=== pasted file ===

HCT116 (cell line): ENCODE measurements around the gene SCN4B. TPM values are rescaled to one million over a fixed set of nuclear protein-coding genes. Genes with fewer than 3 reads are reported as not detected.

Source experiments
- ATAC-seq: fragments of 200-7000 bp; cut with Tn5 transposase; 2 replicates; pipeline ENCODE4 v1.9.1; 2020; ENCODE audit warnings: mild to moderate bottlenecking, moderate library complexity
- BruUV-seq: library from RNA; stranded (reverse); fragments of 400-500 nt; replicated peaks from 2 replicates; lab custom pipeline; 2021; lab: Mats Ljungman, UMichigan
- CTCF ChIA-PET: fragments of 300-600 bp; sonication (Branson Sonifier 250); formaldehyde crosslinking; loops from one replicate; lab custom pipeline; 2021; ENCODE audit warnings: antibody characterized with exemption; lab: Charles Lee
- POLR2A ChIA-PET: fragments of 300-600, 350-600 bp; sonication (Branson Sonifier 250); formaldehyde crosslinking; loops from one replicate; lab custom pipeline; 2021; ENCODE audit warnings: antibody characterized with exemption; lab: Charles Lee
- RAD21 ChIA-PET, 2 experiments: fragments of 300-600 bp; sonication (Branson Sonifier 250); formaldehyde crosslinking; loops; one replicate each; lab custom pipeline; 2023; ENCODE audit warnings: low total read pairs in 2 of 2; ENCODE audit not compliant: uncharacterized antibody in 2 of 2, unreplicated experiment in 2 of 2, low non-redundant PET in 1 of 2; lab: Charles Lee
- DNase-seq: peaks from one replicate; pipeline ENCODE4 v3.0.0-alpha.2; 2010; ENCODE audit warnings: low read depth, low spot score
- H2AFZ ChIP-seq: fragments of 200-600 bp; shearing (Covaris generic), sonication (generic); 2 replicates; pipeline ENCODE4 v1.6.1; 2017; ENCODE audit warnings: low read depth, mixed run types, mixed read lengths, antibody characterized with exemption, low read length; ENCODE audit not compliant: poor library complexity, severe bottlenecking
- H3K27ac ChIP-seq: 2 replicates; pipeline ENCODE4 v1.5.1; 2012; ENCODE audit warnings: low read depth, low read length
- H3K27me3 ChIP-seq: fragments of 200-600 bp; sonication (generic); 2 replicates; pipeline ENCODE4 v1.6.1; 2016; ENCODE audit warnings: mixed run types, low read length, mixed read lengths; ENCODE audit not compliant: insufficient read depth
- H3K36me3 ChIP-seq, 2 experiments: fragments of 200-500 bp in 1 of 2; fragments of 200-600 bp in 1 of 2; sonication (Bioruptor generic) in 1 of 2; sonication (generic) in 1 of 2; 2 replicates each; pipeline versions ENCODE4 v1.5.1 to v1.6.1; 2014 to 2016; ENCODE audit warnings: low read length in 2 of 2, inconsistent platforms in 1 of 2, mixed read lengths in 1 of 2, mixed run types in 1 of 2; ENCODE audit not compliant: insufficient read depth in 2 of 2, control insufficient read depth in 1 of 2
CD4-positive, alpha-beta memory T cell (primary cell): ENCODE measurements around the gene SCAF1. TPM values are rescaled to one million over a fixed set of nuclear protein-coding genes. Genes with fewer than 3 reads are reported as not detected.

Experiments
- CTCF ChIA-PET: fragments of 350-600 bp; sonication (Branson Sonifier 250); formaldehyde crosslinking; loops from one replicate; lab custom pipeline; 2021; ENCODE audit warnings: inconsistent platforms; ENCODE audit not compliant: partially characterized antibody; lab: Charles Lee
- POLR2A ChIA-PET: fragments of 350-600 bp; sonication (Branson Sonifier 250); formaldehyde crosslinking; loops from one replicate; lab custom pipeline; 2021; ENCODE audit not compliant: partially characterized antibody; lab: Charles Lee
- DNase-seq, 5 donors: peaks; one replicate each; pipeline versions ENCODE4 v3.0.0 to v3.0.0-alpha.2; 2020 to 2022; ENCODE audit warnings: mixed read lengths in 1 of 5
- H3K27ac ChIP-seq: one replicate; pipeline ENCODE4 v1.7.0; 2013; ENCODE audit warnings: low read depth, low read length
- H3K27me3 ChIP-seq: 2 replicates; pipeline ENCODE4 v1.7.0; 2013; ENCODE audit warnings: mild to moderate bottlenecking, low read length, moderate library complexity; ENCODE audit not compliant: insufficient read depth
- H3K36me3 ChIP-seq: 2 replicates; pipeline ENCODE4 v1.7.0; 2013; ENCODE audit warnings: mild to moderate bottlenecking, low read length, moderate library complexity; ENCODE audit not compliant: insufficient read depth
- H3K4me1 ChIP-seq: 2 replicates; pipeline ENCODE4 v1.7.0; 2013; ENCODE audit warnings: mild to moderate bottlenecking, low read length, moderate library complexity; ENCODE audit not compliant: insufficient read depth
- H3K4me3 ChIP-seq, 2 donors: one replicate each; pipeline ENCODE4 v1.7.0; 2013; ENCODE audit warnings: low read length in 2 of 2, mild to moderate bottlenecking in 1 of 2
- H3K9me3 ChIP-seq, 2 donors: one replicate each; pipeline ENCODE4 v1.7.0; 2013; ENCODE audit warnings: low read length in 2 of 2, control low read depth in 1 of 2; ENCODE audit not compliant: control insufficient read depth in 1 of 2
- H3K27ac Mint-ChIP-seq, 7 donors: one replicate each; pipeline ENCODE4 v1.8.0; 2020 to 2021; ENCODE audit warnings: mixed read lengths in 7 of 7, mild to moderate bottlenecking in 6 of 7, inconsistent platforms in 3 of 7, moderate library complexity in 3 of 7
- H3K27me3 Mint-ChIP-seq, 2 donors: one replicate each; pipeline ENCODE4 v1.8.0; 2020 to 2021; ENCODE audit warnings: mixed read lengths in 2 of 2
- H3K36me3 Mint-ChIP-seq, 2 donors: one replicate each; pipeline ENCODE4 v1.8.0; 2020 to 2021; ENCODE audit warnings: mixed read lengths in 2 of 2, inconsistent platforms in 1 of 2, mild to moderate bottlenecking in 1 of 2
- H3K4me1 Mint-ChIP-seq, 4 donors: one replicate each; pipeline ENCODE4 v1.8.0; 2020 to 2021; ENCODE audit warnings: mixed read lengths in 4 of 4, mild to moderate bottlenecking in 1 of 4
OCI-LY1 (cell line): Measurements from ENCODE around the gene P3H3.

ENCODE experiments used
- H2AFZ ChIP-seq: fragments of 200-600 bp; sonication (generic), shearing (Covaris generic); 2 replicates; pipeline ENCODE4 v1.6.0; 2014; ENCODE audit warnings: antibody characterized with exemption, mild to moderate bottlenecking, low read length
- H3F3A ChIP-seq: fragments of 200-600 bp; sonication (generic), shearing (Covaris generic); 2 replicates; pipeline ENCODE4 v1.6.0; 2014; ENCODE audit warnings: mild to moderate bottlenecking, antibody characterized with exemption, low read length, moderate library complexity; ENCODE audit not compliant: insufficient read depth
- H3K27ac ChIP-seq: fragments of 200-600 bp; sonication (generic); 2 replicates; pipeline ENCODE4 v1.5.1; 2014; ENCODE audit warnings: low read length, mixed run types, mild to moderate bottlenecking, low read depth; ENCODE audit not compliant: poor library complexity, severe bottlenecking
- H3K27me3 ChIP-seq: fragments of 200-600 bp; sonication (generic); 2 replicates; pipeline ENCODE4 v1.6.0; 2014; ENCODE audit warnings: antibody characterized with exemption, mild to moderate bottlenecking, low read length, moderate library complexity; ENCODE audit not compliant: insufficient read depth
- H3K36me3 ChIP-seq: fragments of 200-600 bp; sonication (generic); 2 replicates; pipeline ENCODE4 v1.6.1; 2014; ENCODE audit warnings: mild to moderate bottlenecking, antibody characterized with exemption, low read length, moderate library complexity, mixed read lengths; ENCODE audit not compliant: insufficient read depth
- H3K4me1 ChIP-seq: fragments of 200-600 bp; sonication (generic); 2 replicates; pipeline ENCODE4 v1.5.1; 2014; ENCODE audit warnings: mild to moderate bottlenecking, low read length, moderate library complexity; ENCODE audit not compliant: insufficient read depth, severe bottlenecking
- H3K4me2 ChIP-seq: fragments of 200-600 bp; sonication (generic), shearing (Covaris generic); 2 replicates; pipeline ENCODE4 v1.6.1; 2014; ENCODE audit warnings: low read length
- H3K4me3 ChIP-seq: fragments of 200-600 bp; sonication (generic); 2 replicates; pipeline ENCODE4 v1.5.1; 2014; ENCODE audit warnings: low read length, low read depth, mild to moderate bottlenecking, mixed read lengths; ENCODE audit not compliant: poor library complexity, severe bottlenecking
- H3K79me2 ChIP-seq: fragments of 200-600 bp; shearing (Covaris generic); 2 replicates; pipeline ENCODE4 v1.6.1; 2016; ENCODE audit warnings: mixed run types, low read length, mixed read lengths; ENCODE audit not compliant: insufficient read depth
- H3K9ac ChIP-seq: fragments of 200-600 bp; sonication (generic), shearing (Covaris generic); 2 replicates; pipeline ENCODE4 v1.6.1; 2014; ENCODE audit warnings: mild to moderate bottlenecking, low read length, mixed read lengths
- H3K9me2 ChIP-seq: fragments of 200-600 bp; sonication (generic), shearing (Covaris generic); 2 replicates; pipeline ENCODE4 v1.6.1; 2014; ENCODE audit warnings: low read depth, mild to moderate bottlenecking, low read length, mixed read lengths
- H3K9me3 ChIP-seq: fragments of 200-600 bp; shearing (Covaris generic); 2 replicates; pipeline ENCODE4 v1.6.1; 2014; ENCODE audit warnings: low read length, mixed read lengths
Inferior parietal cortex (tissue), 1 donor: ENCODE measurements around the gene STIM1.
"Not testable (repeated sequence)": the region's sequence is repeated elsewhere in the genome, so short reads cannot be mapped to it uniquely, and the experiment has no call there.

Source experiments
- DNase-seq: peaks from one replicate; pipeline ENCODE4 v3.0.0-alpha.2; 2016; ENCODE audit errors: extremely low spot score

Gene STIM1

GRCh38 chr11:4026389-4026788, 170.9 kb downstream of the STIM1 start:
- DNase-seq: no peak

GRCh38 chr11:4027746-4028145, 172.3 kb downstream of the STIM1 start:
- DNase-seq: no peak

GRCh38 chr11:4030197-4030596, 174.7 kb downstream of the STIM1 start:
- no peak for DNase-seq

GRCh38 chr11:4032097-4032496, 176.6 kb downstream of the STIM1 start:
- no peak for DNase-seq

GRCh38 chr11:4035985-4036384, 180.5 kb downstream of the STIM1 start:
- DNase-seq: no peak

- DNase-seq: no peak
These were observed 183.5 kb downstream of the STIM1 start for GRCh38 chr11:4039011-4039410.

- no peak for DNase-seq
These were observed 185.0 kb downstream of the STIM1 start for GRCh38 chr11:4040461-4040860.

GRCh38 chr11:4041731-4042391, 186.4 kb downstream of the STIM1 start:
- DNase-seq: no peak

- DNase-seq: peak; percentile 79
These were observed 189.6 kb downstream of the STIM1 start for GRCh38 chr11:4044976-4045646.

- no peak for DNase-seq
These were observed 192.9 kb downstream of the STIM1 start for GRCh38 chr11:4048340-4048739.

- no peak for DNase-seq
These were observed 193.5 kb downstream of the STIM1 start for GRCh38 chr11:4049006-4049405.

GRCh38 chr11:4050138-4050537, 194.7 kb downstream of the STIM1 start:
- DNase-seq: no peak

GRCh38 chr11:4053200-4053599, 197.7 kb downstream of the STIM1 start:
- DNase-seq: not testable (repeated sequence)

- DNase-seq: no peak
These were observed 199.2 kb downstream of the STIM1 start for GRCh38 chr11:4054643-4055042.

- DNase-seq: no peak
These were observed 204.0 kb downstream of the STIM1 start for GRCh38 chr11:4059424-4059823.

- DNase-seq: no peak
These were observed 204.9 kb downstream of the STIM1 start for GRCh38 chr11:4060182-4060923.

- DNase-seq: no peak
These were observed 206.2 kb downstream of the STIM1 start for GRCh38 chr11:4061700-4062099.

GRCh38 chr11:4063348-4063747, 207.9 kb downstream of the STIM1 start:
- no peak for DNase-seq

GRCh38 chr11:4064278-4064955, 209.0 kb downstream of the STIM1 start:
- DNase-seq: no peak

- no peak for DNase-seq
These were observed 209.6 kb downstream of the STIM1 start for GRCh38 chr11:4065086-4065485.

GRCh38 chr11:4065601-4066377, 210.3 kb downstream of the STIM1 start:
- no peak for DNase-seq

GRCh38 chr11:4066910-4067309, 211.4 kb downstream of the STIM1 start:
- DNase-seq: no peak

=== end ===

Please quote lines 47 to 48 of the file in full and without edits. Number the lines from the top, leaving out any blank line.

GRCh38 chr11:4026389-4026788, 170.9 kb downstream of the STIM1 start:
- DNase-seq: no peak